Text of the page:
COVID-19 has caused an unprecedented crisis in the nation's tourism industry, and Missouri is no exception.
Here in the Show-Me State, tourism is one of the largest industries. In Jefferson City alone, scores of people travel here each year to visit the Capitol, the river, the old Missouri State Penitentiary and other landmarks. Visitors eat at our restaurants and sleep in our hotels.
Not so much this year. The pandemic has decimated the industry, resulting in huge job losses.
In Springfield, hotel occupancy rates have gone from 22 percent at the beginning of the pandemic to 44 percent in early June. The normal occupancy rate is 75-80 percent.
A story we recently published by Missouri Information Corps, a project of the Missouri School of Journalism, said Missouri had 42.9 million visitors in fiscal 2019, according to the Missouri Division of Tourism. (The state defines visitors as people who travel from out of state or at least 50 miles in-state). Missouri's tourism industry employs more than 300,000 people — one in 12 Missouri residents — and tourists spend approximately $17.7 billion annually.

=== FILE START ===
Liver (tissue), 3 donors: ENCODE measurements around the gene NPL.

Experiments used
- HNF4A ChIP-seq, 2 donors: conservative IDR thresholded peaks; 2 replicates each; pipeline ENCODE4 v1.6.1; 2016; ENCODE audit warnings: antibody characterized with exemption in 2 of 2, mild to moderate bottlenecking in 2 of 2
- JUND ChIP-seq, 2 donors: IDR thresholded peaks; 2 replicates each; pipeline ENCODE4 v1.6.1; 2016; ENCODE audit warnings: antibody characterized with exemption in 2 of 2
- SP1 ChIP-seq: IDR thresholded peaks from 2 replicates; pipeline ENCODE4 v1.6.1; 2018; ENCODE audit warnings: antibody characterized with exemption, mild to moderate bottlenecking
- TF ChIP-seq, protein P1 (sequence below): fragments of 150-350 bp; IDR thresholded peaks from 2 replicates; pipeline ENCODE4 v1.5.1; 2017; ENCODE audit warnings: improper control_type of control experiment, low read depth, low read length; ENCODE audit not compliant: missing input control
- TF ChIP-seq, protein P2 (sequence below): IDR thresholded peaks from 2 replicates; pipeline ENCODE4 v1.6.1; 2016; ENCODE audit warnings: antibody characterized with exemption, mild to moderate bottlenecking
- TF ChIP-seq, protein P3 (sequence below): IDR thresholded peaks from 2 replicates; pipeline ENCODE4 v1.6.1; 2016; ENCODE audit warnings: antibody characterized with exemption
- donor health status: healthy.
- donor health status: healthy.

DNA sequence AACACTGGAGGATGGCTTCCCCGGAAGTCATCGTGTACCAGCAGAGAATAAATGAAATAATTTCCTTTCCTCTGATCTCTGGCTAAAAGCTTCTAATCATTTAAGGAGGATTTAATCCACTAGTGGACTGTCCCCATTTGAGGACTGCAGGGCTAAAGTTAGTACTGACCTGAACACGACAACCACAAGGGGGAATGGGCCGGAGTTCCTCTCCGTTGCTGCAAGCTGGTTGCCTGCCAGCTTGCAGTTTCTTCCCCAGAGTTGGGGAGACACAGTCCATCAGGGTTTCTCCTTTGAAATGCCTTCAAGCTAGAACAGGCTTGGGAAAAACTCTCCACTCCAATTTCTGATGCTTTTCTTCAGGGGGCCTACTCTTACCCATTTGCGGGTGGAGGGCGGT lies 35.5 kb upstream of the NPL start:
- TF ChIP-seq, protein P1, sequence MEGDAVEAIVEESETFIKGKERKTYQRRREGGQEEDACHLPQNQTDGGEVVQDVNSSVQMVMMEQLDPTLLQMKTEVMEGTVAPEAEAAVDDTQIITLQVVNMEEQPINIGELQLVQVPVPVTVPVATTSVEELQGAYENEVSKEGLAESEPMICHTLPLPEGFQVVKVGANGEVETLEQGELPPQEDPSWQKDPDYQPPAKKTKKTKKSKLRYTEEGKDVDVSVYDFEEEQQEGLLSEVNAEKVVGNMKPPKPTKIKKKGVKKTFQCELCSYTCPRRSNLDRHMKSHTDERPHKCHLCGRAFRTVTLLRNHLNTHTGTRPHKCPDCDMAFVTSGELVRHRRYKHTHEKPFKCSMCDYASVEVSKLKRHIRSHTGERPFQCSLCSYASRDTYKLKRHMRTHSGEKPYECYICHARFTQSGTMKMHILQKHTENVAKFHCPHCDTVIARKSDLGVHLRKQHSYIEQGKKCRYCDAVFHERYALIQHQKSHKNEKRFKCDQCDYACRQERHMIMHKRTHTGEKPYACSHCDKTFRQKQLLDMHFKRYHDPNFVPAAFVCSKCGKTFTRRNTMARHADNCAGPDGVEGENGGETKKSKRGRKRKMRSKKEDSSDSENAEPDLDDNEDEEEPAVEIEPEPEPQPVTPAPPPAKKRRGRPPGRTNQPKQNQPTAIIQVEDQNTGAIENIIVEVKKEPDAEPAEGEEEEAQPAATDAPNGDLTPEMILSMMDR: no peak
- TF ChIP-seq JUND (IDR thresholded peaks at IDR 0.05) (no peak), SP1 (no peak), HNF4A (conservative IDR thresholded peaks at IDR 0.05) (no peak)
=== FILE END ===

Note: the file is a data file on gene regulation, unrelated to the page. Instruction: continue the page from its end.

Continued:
Between Feb. 29 and May 9, Missouri lost $2.16 billion in tourism spending, state officials estimate.
So what do we do to give a lifeline to this industry?
Like any shift in the business climate, innovation is key to survival. Restaurants, for example, are setting up online menus for delivery and curbside pickup.
Even unprecedented sums of federal money being dispersed to businesses to keep people employed are not enough.
The state's Tourism Commission has created an Economic Recovery Task Force that will look at balancing safety and the economy. Its recommendations will be shared with the tourism industry.
We welcome new and innovative ideas that will help our state's tourism industry hobble through this as we pursue a vaccine for COVID-19.